Conference schedule
Finally! Here it is, the conference schedule:
Projective Landscape Conference Schedule (pdf)

The final list of speakers is:
Stan Allen (special appearance)
 Robert Somol
Sarah Whiting
Michael Speaks
Roemer van Toorn
Kamiel Klaasse
Reinhold Martin
Peter Trummer
Nikolaus Kuhnert
Diane Ghirardo
Hans van Dijk
Ole W. Fischer
Wouter Vanstiphout
Willem-Jan Neutelings
Naomi Stead
Lara Schrijver
M. Christine Boyer
Arie Graafland
K. Michael Hays

Selected Readings
For those who are interested in the topic of our conference and would like to know more, or prepare themselves for the conference we made a selection of readings which will give a good impression of the issues and arguments which are at play in the ‘projective practice’ debate.

-Roemer van Toorn, 'No More Dreams?' uit: Harvard Design Magazine no.21, Fall 2004/Winter 2005. p. 22-31.
-Sarah Whiting and Robert Somol, 'Notes around the Doppler Effect and other Moods of Modernism' uit: Perspecta no.33 'Mining Autonomy'
-K. Michael Hays, 'Critical Architecture: Between culture and form' uit. Perspecta no. 23
-George Baird, 'Criticality and its Discontents' uit: uit: Harvard Design Magazine no.21, Fall 2004/Winter 2005
-Bruno Latour, ‘Why Has Critique Run out of Steam? From Matters of Fact to Matters of Concern,’ in: Critical Inquiry 30, Winter 2004. pp.225-248.
Problem statement
problem statement (pdf)

The current debate on a ‘post-critical’ architecture, often called ‘projective practice’ or ‘projective theory,’ has largely been held within an American theory forum. There are however strong connections between this and various European debates on such terms as ‘operative optimism’ and ‘new pragmatism.’ The main connections revolve around a certain optimism and a deep interest in the practice of architecture in the 21st century. Although the American debate seems extremely geared towards a reaction against the architecture and theory of Peter Eisenman, the European debate reflects a certain architectural praxis: an understanding that the capacity of ‘critical’ architecture only reaches so far, and that to address contemporary conditions a different set of tools may be necessary than the relatively common notions of societal criticism.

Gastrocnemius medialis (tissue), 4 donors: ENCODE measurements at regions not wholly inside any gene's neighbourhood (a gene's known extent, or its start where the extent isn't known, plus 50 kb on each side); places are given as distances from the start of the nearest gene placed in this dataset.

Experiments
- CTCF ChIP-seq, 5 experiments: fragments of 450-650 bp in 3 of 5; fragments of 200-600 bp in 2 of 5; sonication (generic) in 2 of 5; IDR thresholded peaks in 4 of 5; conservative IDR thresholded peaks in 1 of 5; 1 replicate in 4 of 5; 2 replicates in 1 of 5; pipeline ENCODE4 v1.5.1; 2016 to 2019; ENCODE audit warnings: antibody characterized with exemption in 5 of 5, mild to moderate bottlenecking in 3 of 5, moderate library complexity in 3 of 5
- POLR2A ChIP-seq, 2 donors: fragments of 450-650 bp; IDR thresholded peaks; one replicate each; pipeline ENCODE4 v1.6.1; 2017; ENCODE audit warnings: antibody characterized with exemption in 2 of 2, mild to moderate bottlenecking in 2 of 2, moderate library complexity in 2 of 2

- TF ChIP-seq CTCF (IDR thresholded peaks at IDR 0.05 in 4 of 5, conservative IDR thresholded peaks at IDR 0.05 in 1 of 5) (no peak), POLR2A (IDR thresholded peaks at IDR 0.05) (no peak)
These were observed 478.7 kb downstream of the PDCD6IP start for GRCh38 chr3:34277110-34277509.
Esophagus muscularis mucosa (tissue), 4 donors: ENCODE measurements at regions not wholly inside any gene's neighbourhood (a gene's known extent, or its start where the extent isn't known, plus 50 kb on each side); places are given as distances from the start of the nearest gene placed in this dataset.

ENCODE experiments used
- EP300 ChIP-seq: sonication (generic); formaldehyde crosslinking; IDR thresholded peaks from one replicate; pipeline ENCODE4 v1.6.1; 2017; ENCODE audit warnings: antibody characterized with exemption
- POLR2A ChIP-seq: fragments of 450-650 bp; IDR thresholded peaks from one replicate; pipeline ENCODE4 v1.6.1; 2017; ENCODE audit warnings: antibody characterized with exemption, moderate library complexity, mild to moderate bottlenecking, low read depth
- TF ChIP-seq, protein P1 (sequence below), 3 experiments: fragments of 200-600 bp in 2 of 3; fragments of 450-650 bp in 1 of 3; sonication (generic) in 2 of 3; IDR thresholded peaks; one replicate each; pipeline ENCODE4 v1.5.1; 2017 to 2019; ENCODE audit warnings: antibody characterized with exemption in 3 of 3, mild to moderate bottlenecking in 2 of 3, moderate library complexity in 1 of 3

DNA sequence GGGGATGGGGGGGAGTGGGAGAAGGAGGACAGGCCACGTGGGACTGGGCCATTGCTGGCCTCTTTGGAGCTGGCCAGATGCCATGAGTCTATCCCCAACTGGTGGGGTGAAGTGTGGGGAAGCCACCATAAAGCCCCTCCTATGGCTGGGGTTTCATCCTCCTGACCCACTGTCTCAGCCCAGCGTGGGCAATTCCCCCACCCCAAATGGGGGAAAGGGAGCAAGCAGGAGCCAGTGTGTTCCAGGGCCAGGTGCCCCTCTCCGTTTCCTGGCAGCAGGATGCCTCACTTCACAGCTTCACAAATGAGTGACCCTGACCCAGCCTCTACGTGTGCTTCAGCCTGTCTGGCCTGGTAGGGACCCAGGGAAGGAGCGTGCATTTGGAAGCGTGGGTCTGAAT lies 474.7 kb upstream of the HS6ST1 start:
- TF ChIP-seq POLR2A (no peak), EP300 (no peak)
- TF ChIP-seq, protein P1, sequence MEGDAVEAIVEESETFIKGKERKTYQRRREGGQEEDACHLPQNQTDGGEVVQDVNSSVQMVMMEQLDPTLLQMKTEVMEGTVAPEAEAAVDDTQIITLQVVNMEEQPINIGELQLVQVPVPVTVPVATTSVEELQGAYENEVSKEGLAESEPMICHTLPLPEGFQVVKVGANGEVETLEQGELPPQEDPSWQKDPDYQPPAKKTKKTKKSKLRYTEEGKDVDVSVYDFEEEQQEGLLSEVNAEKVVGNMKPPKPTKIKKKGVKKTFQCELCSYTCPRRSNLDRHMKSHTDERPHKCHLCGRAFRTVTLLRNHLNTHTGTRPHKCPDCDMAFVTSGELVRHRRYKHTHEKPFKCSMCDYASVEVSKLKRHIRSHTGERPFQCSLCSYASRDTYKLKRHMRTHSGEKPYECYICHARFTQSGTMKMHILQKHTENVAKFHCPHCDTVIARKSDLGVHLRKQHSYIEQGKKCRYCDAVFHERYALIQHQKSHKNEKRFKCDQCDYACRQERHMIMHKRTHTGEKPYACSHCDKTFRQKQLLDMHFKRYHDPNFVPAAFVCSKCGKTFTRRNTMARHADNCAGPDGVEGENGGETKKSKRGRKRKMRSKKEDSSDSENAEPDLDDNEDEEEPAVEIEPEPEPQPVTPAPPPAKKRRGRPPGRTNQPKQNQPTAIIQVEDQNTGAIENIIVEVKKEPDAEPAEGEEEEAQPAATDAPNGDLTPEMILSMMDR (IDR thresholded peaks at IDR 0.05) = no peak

There is a sense of urgency and a sense of idealism, but both are conjoined with an interest in building, in navigating the complexity of 21st century reality without retreating into a self-enclosed design theory. This architecture is meant to be both idealist and pragmatist. It often takes serious account of such questions as collective values, while at the same time it is firmly embedded in the craft of the discipline itself. Its distantiation from 20th century ‘critical’ architecture is not merely a turn to affirmative and ‘easy’ commercial architecture. Rather, it questions these categories on a fundamental level, and is seeking out a new approach, that can both accommodate the complexity of the contemporary as well as take a position and not merely register reality. In this sense it is the problem of the postmodern condition itself: what certainties are there in a world that has lost its absolute values?

There is a sense that all these questions form a new direction for architecture in the 21st century: a direction that neither presumes to transform society with a single building nor carelessly falls intot he cynicism of producing buildings that follow the whims of consumer desires. This group of strategies has been approximated by various labels such as ‘projective’, ‘scanning’, ‘utopian realism’, ‘new pragmatism’, yet the heart of the issue is still fragmented. In other words, the problem with this debate, although one may be easily sympathetic to it for its optimistic and idealistic tendencies, is that it remains poorly defined, both conceptually and in terms of the actual architecture resulting from it. The abstraction of the debate leaves too many gaps in the arguments within the discipline. Therefore, this conference is intended to address a number of issues. It hopes to collect the many fragments that seem headed in the same direction but are defined (or labelled) differently. It intends to offer more space to the various European interpretations of a ‘post-critical’ architecture. And, perhaps most importantly, it will pose the crucial questions for the development of a ‘projective practice’: what will it look like? What are the underlying premises of projective design?

The Projective Landscape Stylos Conference wants to research and explore the similarities between a few -at first sight- seemingly diverse developments within the architecture debate taking place in Europe and the United States. These developments appear to offer a fruitful strategy for architecture in the 21st century. Because this specific debate is very scattered, the conference aims to map and clarify these different developments and hopes to come to a clearer formulation of what now is being referred to as projective practice. By which we mean an architecture that is engaged with the reality of the society in which it is embedded, but focuses on its own discipline instead of looking for legitimatization of its practice in just societal criticism or in disciplines outside itself like sociology and philosophy.